Part of USS Al-Batani: 001 – Uncertainty at Alim and Roosevelt Station: 001 – The Hunt

5: The Most Esteemed Chef

USS Al-Batani - Bridge
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Eden Enigma took the center chair, setting her coffee on the small table beside it. She took a moment to watch the second shift crew go about their work, quiet apart from the constant drone of Fnorch’s grumbling. Less than a month into her time serving with the man, and that had already become part of the background noise of her life, a small irritation rather than a painful problem.

She nodded to the human woman at the helm – Li Ling had gone off shift an hour earlier – before taking her PADD from the table beside her mug and starting to read. “A starship runs on paperwork as much as antimatter,” a mentor of hers had told her once, and she had definitely found that to be true. She thumbprinted a set of duty rosters, assembled from the work of her department heads by Kirlas, before moving on to operational reports.

She needed a yeoman. While being around people was often difficult for her – the din of sounds and looks and emotions could quickly become overwhelming – she did her best thinking in dialog. She’d learned that while serving on the Sovereign during her cadet cruise and later as the captain’s yeoman, and found a very effective sounding board in Li Ling.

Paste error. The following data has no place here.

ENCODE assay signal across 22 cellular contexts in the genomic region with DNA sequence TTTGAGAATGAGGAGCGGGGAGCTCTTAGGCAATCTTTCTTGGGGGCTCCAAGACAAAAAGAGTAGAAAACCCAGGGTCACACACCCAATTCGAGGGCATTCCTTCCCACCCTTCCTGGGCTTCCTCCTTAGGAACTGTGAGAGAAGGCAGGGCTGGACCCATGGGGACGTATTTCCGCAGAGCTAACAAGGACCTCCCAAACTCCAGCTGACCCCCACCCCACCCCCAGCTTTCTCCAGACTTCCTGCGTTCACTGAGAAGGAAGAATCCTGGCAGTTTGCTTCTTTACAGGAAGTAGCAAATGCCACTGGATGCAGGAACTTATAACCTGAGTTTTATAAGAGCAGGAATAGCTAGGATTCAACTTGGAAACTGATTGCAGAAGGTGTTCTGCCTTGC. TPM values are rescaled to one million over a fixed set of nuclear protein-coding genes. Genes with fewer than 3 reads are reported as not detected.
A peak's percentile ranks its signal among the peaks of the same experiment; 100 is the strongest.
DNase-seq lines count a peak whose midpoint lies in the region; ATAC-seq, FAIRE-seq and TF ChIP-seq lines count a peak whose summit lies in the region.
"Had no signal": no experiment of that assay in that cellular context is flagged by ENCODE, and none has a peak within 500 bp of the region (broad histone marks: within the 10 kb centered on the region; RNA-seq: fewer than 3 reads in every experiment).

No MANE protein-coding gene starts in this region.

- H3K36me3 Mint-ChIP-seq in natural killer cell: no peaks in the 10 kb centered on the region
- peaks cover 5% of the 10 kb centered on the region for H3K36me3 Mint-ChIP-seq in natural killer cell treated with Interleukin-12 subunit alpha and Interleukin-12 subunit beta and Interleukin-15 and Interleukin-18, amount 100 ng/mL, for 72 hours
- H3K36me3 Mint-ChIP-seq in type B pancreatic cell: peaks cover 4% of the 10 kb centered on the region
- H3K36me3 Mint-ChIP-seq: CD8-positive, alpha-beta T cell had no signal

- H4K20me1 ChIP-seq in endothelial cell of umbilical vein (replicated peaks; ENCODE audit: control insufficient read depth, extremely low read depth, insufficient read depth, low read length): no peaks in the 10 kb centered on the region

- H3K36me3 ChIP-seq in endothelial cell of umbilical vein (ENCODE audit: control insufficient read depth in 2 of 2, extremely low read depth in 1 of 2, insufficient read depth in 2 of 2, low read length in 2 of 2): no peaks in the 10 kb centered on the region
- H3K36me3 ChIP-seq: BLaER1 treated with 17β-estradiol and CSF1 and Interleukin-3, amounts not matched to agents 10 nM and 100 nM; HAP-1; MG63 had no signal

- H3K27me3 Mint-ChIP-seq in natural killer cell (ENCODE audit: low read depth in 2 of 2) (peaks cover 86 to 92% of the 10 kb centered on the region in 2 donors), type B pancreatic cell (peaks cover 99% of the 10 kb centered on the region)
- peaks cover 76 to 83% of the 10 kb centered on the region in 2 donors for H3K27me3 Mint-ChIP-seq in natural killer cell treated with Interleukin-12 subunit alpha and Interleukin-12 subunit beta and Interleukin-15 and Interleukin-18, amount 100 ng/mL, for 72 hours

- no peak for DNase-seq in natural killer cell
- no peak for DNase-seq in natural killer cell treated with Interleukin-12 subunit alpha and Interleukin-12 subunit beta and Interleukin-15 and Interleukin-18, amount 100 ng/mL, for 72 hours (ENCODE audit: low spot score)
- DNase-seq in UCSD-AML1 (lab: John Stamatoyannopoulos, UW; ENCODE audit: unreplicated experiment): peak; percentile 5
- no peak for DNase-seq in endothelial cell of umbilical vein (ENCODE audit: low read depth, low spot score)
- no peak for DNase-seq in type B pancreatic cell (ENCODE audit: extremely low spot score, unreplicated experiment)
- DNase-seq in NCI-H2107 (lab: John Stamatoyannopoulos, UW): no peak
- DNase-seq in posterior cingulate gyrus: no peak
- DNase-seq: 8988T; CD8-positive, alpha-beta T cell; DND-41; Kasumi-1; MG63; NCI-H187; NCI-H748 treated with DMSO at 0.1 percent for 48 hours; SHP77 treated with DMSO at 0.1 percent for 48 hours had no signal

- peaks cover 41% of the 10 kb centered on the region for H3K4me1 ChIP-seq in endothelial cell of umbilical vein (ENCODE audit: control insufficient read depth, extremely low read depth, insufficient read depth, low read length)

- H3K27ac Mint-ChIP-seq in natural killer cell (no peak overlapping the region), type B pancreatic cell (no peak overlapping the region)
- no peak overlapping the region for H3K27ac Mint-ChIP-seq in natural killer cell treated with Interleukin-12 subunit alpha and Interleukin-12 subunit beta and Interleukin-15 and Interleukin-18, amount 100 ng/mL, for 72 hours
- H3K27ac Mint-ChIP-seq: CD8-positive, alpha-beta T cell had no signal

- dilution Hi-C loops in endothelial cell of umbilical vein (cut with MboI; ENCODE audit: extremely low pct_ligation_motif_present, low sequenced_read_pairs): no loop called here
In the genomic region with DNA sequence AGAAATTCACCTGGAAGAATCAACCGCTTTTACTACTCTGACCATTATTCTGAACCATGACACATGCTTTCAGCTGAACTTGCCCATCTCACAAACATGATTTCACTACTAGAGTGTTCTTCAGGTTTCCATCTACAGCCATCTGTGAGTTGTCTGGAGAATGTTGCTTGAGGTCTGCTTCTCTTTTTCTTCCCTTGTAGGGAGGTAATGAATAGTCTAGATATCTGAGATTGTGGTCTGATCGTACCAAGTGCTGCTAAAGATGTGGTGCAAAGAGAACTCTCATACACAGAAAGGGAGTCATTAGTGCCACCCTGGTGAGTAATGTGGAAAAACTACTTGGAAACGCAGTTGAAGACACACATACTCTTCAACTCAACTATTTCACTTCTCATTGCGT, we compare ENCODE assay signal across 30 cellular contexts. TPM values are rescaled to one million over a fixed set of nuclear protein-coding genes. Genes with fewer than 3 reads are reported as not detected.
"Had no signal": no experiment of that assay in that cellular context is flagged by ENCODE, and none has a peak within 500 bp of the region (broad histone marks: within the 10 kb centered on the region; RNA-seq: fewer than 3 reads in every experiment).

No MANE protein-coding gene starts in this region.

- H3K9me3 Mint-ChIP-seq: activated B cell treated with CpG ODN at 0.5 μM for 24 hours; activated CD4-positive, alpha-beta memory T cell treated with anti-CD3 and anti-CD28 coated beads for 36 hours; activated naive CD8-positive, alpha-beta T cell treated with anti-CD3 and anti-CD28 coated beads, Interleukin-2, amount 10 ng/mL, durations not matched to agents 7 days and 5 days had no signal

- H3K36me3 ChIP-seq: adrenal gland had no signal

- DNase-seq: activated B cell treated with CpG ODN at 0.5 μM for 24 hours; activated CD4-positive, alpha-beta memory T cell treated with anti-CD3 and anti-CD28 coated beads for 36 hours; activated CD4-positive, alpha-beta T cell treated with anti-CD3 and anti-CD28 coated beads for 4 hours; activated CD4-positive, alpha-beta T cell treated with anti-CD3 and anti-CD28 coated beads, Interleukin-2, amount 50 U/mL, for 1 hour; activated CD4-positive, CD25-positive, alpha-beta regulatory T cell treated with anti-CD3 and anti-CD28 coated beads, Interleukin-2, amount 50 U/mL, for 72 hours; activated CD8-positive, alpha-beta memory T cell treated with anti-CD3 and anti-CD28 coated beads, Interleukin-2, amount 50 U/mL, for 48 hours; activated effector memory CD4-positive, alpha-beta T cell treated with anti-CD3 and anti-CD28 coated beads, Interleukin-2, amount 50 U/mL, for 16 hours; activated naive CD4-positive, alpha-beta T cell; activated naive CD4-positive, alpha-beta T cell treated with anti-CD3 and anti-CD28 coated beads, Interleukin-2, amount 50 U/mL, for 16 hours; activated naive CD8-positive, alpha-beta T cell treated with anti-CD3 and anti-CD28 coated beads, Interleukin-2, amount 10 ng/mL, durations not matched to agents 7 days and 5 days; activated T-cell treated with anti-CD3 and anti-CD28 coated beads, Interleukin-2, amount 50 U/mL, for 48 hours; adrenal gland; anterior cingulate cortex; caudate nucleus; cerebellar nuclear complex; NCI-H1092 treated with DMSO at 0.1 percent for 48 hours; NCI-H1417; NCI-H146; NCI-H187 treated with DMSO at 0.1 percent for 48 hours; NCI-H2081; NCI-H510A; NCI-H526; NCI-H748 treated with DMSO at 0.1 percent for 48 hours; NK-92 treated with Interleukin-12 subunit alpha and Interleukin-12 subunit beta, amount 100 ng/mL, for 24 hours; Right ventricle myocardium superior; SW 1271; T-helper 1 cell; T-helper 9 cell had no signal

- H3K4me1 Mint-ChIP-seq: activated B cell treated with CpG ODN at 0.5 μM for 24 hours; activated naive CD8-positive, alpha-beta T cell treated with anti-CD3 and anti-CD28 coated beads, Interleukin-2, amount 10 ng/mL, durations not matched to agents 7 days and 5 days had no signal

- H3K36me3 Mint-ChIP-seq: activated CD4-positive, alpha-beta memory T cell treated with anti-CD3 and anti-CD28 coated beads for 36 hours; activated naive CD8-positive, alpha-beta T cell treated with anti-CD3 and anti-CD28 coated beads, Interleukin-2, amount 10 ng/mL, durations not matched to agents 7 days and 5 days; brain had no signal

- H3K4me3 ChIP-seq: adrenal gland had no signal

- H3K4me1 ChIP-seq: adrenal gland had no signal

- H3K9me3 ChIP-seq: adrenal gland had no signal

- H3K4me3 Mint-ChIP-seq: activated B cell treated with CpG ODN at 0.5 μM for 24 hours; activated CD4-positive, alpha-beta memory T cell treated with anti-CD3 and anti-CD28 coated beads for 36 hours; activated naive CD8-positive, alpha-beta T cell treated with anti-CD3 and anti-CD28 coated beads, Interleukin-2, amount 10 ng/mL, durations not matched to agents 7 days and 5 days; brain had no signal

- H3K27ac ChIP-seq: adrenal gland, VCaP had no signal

It likely helped that they were in many ways sisters, that she had known Li Ling since the younger woman was a child. There were few with whom Eden was as comfortable.

She frowned at a report from the shuttlebay. The vehicle replicator was suffering another critical error, returning even standardized plans as invalid due to insufficient antimatter containment. She forwarded it to the engineering department.

It would be nice to have a chief engineer aboard, too.

“Captain,” the Betazoid at Ops – Serina – said. Thankfully, she didn’t try to communicate telepathically; little was as grating to Eden as unexpected telepathic contact. “Call incoming, from Earth. Personal, to you.”

Eden nodded, rising to her feet. “I’ll take it in my ready room. Serina, you have the conn.” Of those on the bridge, only Serina and Fnorch were center chair qualified, and her science chief hated to be away from his sensors while on duty. Besides, Serina had ambitions of command, and if she was to achieve them she would have to get center chair time.

Eden’s ready room was small but comfortable, with her desk and two chairs tucked against one wall and a long sofa under the viewport. Rather than the standard aquarium, Eden had opted for a terrarium, and two small tortoises browsed on large leaves of lettuce within. Both looked up as Eden walked to the desk, past her shelves of memories and trophies – a case with her decorations, a Rish eggshell fragment, a disruptor pistol taken from Thot Ren during the Valoris conflict. In a separate case from her Starfleet decorations were those given to her by Federation member worlds, with her Bajoran Shi’kar Cross and Lagashi Parliamentary Medal of Honor occupying pride of place. Under that case was a d’k tahg, a gift from the Emperor; next to it was the crest of House Starisha, her mother’s family.